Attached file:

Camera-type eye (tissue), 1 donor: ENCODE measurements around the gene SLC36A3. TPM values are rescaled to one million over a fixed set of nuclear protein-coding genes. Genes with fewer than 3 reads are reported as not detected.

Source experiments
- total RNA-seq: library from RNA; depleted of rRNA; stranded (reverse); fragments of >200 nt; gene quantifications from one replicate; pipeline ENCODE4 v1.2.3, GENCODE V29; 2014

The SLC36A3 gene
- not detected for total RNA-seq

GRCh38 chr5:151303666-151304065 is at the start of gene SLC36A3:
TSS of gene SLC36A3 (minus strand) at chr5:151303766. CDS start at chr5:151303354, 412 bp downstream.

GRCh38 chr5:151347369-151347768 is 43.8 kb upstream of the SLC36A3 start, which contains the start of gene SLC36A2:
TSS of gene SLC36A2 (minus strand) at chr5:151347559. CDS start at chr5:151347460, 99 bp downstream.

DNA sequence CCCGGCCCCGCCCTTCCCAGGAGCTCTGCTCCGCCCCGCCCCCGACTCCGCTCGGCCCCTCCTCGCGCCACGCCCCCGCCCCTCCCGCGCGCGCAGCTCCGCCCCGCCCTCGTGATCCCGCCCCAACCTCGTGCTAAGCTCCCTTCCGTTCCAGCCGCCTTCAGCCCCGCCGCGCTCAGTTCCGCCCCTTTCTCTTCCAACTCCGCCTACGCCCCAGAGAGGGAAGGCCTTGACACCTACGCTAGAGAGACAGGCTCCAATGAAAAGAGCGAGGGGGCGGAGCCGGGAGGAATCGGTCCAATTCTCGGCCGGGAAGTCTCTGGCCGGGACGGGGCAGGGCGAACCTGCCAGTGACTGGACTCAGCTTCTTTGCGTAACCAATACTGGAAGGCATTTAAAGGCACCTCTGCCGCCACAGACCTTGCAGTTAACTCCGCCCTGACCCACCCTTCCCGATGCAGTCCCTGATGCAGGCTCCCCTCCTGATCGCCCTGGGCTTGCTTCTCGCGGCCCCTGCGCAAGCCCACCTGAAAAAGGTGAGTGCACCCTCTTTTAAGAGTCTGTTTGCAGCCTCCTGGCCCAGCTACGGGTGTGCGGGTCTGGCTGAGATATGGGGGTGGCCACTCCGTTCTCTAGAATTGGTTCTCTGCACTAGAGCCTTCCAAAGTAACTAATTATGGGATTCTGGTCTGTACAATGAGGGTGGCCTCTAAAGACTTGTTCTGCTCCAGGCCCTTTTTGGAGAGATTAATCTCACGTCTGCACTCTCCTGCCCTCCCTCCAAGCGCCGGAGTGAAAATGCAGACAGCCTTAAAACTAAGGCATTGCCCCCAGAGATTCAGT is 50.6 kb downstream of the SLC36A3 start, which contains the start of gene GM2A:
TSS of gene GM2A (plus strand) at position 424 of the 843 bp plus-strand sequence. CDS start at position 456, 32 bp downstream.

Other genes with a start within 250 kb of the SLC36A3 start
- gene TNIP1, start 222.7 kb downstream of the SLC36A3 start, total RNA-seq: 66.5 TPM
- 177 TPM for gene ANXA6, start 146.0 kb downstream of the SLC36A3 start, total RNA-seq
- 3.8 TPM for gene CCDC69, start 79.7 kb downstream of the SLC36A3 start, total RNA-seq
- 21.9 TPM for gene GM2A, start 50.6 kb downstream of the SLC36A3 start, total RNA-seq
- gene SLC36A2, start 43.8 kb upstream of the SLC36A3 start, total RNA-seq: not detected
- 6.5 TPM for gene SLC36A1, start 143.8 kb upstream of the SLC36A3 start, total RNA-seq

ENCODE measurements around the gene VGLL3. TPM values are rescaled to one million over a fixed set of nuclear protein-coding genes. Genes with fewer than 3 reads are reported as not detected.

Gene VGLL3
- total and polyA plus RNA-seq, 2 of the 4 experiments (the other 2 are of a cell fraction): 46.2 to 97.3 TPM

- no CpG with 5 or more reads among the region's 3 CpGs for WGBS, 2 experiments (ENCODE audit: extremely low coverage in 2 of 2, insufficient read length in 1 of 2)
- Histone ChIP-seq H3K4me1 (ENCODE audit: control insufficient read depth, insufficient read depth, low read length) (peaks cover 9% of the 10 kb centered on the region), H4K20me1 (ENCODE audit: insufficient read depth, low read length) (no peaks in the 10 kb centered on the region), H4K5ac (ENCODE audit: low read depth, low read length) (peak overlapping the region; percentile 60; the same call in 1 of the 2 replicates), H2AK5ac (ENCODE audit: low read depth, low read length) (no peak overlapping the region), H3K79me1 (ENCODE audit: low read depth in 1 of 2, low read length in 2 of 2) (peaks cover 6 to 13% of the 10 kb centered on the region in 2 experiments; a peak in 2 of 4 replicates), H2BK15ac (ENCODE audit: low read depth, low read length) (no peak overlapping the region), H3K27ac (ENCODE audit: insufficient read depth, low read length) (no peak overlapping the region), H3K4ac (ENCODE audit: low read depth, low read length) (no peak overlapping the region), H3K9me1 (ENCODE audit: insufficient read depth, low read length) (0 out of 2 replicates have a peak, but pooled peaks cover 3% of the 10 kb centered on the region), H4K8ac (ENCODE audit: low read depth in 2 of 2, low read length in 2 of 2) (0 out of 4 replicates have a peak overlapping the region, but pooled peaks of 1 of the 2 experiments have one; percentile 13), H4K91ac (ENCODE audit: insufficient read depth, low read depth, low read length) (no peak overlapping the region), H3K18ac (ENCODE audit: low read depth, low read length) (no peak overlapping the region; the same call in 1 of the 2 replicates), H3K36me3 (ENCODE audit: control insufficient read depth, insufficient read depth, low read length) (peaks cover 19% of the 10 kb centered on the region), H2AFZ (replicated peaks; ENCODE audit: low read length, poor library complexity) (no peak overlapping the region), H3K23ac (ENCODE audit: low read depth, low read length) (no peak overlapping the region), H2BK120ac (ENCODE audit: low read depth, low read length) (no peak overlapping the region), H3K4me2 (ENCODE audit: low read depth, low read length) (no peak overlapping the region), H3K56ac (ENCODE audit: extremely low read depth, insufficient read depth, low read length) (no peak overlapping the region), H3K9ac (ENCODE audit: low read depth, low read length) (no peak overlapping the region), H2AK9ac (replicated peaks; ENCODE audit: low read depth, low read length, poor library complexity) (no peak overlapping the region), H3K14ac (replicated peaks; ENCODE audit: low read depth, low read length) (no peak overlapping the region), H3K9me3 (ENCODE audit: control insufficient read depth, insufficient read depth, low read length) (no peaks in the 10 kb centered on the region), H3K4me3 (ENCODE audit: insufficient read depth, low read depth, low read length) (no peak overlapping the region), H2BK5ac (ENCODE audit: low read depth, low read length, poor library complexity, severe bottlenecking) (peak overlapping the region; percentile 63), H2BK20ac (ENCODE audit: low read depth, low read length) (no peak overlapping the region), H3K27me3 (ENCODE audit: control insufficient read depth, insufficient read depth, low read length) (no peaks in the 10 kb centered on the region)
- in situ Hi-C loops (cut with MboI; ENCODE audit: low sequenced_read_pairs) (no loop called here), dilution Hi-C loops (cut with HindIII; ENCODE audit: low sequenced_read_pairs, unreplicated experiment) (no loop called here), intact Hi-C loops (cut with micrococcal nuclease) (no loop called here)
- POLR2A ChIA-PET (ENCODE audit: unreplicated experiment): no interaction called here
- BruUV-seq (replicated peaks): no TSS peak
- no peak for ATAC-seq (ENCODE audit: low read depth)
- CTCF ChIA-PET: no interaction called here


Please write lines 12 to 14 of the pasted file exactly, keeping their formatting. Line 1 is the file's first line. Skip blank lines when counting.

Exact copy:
Other genes with a start within 250 kb of the SLC36A3 start
- gene TNIP1, start 222.7 kb downstream of the SLC36A3 start, total RNA-seq: 66.5 TPM
- 177 TPM for gene ANXA6, start 146.0 kb downstream of the SLC36A3 start, total RNA-seq